The Labor Department announced this morning that 5.2 million unemployment claims were filed last week, bringing the four-week total to a staggering 22 million. "The eye-popping job losses in the past month have erased virtually all of the 22.8 million jobs gained from February 2010 to February 2020 during the rebound from the Great Recession," the Washington Post reported, creating a level of job loss not seen in the United States since the Great Depression.

Obama enters 2020 fray with Biden endorsement

The Rundown

Virus may have originated in Wuhan lab: "There is increasing confidence that the COVID-19 outbreak likely originated in a Wuhan laboratory, though not as a bioweapon but as part of China's attempt to demonstrate that its efforts to identify and combat viruses are equal to or greater than the capabilities of the United States, multiple sources who have been briefed on the details of early actions by China's government and seen relevant materials tell Fox News."

. . . "The sources believe the initial transmission of the virus – a naturally occurring strain that was being studied there – was bat-to-human and that "patient zero" worked at the laboratory, then went into the population in Wuhan." (Fox News)

--- Yahoo News previously reported that the U.S. intelligence community is "weighing the possibility that the pandemic might have been touched off by an accident at a research facility rather than by an infection from a live-animal market," while the Washington Post reported on State Department cables from 2018 in which U.S. officials sent warnings to Washington about the lab in Wuhan.

Inside the White House: "Ivanka Trump, President Trump’s eldest daughter and a senior White House adviser, has positioned herself as one of the leaders of the administration’s economic relief efforts and one of its most vocal advocates of social distancing."

. . .  "But Ms. Trump herself has not followed the federal guidelines advising against discretionary travel, leaving Washington for another one of her family’s homes [in New Jersey], even as she has publicly thanked people for self-quarantining. And effective April 1, the city of Washington issued a stay-at-home order for all residents unless they are performing essential activities." (New York Times)

--- Another "do as I say, not as I do" moment: "As U.S. discouraged mask use for public, White House team raced to secure face coverings from Taiwan for senior staff" (Washington Post)

Warren would accept VP slot: "Massachusetts Sen. Elizabeth Warren said Wednesday she would accept the role of Joe Biden's running mate if the presumptive Democratic presidential nominee offered her the No. 2 spot on the ticket."

"'If he asked you to be his running mate, would you say yes?' MSNBC's Rachel Maddow asked Warren in an interview, to which the senator replied succinctly: 'Yes.'"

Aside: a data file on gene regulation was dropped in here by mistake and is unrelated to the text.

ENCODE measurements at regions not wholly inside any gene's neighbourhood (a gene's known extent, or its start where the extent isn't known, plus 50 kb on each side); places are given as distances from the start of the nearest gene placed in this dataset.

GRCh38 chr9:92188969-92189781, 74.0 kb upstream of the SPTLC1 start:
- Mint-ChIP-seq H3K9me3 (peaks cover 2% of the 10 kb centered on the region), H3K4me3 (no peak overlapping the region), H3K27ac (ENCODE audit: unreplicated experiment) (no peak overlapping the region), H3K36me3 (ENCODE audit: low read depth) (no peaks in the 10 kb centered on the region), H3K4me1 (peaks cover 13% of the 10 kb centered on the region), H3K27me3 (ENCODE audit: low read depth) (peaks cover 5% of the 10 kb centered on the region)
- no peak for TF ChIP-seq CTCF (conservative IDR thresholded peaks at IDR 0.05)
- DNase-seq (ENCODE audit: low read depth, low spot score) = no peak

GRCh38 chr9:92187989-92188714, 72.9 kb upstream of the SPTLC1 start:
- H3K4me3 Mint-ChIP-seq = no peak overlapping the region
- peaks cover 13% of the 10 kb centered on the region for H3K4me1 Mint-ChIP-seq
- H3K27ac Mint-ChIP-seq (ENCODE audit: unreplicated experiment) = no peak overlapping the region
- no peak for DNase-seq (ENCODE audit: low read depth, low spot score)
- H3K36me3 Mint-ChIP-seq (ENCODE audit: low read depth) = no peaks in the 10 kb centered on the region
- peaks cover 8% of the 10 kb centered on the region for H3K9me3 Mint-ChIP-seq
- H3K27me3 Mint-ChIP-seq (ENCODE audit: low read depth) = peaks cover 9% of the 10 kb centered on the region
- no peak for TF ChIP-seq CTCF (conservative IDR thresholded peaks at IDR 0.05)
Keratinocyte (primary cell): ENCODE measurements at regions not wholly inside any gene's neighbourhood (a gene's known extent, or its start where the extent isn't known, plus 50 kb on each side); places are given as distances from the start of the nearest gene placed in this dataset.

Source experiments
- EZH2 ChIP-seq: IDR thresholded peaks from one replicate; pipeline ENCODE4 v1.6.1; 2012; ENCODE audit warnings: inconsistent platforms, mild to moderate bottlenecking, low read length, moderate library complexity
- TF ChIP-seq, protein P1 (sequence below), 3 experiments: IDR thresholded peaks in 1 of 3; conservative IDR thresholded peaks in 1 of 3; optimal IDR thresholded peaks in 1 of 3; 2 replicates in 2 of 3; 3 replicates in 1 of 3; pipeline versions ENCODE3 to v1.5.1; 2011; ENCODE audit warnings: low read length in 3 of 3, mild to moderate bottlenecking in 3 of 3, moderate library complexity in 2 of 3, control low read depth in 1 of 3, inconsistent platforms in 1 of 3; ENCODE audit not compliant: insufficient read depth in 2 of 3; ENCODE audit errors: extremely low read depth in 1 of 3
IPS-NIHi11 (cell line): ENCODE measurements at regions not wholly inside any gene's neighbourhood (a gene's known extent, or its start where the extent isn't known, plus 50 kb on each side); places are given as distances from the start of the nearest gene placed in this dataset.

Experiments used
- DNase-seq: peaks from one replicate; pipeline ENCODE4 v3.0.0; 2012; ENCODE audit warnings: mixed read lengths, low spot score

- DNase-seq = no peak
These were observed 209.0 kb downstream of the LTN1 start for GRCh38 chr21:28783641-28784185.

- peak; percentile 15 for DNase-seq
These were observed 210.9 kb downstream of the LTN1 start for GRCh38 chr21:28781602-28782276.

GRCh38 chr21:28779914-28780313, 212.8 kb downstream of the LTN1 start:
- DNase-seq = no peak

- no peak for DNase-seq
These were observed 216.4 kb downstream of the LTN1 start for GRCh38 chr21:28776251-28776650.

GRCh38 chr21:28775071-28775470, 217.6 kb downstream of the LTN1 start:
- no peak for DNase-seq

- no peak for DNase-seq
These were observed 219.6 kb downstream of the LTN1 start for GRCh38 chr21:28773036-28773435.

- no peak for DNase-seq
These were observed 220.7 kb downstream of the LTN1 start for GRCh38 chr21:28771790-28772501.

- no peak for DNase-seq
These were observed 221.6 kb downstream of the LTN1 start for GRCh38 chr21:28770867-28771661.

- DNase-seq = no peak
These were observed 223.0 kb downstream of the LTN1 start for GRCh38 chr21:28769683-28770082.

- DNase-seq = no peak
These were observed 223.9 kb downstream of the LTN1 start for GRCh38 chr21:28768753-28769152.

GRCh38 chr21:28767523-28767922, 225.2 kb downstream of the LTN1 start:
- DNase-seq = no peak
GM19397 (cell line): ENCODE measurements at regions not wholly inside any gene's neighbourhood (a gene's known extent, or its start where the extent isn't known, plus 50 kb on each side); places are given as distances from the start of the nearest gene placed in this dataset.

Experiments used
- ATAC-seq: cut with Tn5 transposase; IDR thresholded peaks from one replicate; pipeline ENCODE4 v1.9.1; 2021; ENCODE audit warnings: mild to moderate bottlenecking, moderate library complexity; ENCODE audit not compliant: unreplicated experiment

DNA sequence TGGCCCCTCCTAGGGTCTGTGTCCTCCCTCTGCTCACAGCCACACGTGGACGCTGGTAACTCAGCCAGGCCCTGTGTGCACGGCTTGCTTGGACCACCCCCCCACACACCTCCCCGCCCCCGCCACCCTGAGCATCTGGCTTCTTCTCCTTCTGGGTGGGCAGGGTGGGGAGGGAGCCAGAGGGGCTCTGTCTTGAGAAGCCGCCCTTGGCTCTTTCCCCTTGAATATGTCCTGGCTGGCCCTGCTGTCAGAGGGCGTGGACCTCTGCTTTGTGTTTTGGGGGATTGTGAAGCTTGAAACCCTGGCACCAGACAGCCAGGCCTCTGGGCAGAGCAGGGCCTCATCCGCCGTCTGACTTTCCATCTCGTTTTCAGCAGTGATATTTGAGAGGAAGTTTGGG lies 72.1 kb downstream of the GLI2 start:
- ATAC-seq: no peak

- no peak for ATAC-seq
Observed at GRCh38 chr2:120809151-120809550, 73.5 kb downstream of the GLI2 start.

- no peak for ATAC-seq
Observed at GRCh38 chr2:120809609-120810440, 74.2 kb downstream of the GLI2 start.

"Warren's acknowledgment that she would be willing to serve as Biden's vice presidential nominee comes as he has intensified his search for a running mate after emerging triumphant from the party's nominating contest." (Politico)

--- Meanwhile, one of Biden's other potential running mates faces fierce protests: "Thousands of demonstrators descended on the state Capitol in Lansing, Michigan, on Wednesday to protest Gov. Gretchen Whitmer's restrictive stay-at-home order, clogging the streets with their cars while scores ignored organizers' pleas to stay inside their vehicles."

. . . "The order contained several provisions that were unpopular with some Michiganders, such as barring in-state travel to vacation residences and a tightening of business restrictions that included large stores having to close areas 'dedicated to carpeting, flooring, furniture, garden centers, plant nurseries, or paint.' State Republican lawmakers said the order unnecessarily curtailed freedoms and harmed businesses." (NBC News)


President Donald Trump will participate in a video teleconference with G7 leaders on coordinated action in response to COVID-19 at 8:30 a.m., host a phone call with members of the House at 10 a.m., host a phone call with members of the Senate at 11 a.m., deliver remarks celebrating America's truckers at 1:30 p.m., and participate in a video teleconference with governors on COVID-19 response and economic revival at 3 p.m.

Vice President Mike Pence will participate in a call with Senate Democrats on COVID-19 response at 1 p.m. and join President Trump for his 3 p.m. video teleconference with governors.

The White House Coronavirus Task Force will hold a press briefing at 5 p.m.

The Senate will meet in a pro forma session at 3 p.m.

The House is not in session.

The Supreme Court has no conferences or oral arguments scheduled.

Democratic presidential candidate Joe Biden will participate in several virtual fundraisers.

*All times Eastern